With children's books, you also need to use a tool that can help you to properly format the images with the text so that it comes across clearly on electronic book readers. Amazon also has a tool specifically for children's books that is called the Kindle Kids' Book Creator.
Designing a cover
We all know the old saying "Don't judge a book by its cover." But in this modern day of digital print and marketing, the cover makes a huge difference in whether or not someone clicks on your book to buy it. Just like with advertisements, the book cover must stand out on many screen sizes.
Regardless of what genre your book is in, your readers and potential readers should know almost immediately what your book is about. Here are some of the main tips to create an effective eBook cover design.
- If you can afford it, hire a graphic designer, such as one from ServiceScape.com, or use a design competition site to have designers give you their ideas for a cover based on your story synopsis. Telling someone else about your story and having them show you what images that brings into their mind will help you to identify what the cover should show. Is it a true representation of the main character? Should the focus be on the setting of the story? Or are there symbols and ideas that are the main concepts of your book?
- Consider your font carefully. While some of the flowy, curvy fonts are fun to look at, people browsing on Amazon aren't going to be able to read it. Even though the title of your book will be there, viewers' eyes are drawn to the picture first. Make it stand out!
- Once you have a design, test it out in a size similar to what you see on Amazon or other eBook stores, such as Barnes & Noble and iBook, to make sure it can stand out in the list of books. If the image isn't clearly communicating the topic of your book when it's in a small size, then book browsers are likely to pass right over it.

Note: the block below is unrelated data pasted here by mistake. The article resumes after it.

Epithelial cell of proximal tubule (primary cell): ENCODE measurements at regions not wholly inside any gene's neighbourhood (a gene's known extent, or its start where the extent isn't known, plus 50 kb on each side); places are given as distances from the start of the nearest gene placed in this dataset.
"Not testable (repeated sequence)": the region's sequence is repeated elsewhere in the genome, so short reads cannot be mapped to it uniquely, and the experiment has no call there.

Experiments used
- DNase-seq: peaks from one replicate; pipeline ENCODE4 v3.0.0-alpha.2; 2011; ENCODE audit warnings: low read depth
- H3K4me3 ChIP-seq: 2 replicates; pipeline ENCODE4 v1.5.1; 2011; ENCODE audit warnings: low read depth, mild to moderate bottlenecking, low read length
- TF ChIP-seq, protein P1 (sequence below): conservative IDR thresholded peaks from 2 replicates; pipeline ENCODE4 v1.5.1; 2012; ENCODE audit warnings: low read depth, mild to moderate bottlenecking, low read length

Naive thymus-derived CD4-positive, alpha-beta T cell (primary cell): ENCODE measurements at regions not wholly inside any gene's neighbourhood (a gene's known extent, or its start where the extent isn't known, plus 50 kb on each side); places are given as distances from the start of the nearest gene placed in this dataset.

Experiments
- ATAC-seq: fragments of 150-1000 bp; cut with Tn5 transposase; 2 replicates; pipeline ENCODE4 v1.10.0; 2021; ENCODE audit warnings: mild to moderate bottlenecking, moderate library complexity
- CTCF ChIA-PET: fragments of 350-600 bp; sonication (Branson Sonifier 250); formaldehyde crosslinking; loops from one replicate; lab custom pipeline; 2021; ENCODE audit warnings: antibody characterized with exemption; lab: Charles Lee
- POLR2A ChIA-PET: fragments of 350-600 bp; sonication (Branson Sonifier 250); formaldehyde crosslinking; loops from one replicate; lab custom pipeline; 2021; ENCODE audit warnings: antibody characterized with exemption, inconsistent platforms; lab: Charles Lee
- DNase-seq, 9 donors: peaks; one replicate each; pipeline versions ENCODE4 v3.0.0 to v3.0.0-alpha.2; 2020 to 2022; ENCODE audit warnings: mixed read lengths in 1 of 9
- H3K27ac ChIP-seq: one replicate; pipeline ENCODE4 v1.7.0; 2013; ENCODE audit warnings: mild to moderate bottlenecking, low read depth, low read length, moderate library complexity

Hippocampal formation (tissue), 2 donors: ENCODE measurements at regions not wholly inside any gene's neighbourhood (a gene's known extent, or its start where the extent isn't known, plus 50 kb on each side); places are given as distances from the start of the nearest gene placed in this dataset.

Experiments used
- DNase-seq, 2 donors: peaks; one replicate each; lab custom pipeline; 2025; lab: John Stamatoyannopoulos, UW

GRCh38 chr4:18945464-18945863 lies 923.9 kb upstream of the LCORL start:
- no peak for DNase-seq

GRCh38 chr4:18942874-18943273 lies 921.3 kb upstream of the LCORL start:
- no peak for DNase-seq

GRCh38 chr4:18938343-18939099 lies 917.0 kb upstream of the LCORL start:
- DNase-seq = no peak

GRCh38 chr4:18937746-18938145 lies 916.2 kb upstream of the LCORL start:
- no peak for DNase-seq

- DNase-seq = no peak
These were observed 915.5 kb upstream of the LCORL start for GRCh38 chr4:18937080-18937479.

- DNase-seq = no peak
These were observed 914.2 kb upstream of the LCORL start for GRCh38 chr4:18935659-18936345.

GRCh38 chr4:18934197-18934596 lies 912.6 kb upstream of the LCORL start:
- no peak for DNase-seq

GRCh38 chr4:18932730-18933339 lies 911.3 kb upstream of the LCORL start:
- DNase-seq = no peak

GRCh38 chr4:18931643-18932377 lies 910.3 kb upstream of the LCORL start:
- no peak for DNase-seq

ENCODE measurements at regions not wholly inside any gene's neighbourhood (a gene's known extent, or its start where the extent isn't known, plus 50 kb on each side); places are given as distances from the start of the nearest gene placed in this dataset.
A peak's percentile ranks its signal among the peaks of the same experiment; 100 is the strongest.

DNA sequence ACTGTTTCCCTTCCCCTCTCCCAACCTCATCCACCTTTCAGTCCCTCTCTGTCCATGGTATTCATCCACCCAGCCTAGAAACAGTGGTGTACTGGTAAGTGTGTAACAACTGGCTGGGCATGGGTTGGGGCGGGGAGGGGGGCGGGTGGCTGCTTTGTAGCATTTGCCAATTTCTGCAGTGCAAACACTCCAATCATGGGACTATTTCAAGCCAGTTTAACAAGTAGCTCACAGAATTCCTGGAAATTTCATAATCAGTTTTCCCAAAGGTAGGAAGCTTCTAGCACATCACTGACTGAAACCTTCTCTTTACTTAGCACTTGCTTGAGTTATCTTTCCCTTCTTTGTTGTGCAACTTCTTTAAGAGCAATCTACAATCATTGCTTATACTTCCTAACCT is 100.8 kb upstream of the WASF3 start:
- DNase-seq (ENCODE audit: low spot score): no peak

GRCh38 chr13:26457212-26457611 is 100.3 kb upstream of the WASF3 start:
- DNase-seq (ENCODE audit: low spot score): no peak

- All of the above are wrapped into one main concept: keep it simple. You don't want to have an image with a hundred different things going on. You want something that very clearly and instantly shows the main point of your book.
Gather your information
When you feel ready to submit your manuscript to an eBook publisher, be sure that you have all the necessary information with you.
- Book Title This needs to be exactly as it is on the cover.
- Sub-titles You don't have to have a sub-title, but this can be a good place to include keywords that will be searchable.
- Description This will be just like the synopsis you would normally see on the back cover of a paperback. Be sure it includes the main topic of the story, maybe one or two main characters, and a twist or a catch that grabs the reader's attention.
- Contributors This is usually the place where you would put your name as the author, and any additional co-authors, translators, editors, etc.
- Keywords If there is an option to enter keywords, you will definitely want to take advantage of this option. These will act just like keywords for a website—this is how people can easily find your book.
One final note before you publish is to carefully consider the price of your book. Make sure it's in a good range for the genre and platform, and be sure that you feel it is a price you feel comfortable with. Don't sell yourself short, but don't alienate readers by setting the price too high. Do some research on what is out there already, and you will have the right information to set your own perfect price.